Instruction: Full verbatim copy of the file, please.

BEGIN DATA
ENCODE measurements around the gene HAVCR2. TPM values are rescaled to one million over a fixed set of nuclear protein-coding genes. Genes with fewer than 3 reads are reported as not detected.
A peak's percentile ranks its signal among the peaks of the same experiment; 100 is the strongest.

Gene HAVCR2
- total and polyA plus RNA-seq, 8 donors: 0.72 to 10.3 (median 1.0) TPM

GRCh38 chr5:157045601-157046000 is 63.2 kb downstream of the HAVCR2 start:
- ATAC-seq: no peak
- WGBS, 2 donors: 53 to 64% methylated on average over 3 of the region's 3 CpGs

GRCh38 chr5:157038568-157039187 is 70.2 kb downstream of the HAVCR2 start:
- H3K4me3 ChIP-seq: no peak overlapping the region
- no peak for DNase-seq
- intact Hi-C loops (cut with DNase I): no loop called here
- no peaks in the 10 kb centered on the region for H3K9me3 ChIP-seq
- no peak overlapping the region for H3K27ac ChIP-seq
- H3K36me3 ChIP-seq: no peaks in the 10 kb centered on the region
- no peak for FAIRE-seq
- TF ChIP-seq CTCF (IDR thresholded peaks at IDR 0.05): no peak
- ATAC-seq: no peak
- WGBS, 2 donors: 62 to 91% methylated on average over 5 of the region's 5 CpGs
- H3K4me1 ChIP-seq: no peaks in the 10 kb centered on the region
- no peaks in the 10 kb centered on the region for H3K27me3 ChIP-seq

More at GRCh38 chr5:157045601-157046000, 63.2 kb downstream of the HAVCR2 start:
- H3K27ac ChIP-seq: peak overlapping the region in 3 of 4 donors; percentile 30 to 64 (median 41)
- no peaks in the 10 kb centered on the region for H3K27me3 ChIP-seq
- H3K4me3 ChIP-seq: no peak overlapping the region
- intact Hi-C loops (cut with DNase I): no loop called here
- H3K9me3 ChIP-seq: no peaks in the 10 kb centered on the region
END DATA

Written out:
ENCODE measurements around the gene HAVCR2. TPM values are rescaled to one million over a fixed set of nuclear protein-coding genes. Genes with fewer than 3 reads are reported as not detected.
A peak's percentile ranks its signal among the peaks of the same experiment; 100 is the strongest.

Gene HAVCR2
- total and polyA plus RNA-seq, 8 donors: 0.72 to 10.3 (median 1.0) TPM

GRCh38 chr5:157045601-157046000 is 63.2 kb downstream of the HAVCR2 start:
- ATAC-seq: no peak
- WGBS, 2 donors: 53 to 64% methylated on average over 3 of the region's 3 CpGs

GRCh38 chr5:157038568-157039187 is 70.2 kb downstream of the HAVCR2 start:
- H3K4me3 ChIP-seq: no peak overlapping the region
- no peak for DNase-seq
- intact Hi-C loops (cut with DNase I): no loop called here
- no peaks in the 10 kb centered on the region for H3K9me3 ChIP-seq
- no peak overlapping the region for H3K27ac ChIP-seq
- H3K36me3 ChIP-seq: no peaks in the 10 kb centered on the region
- no peak for FAIRE-seq
- TF ChIP-seq CTCF (IDR thresholded peaks at IDR 0.05): no peak
- ATAC-seq: no peak
- WGBS, 2 donors: 62 to 91% methylated on average over 5 of the region's 5 CpGs
- H3K4me1 ChIP-seq: no peaks in the 10 kb centered on the region
- no peaks in the 10 kb centered on the region for H3K27me3 ChIP-seq

More at GRCh38 chr5:157045601-157046000, 63.2 kb downstream of the HAVCR2 start:
- H3K27ac ChIP-seq: peak overlapping the region in 3 of 4 donors; percentile 30 to 64 (median 41)
- no peaks in the 10 kb centered on the region for H3K27me3 ChIP-seq
- H3K4me3 ChIP-seq: no peak overlapping the region
- intact Hi-C loops (cut with DNase I): no loop called here
- H3K9me3 ChIP-seq: no peaks in the 10 kb centered on the region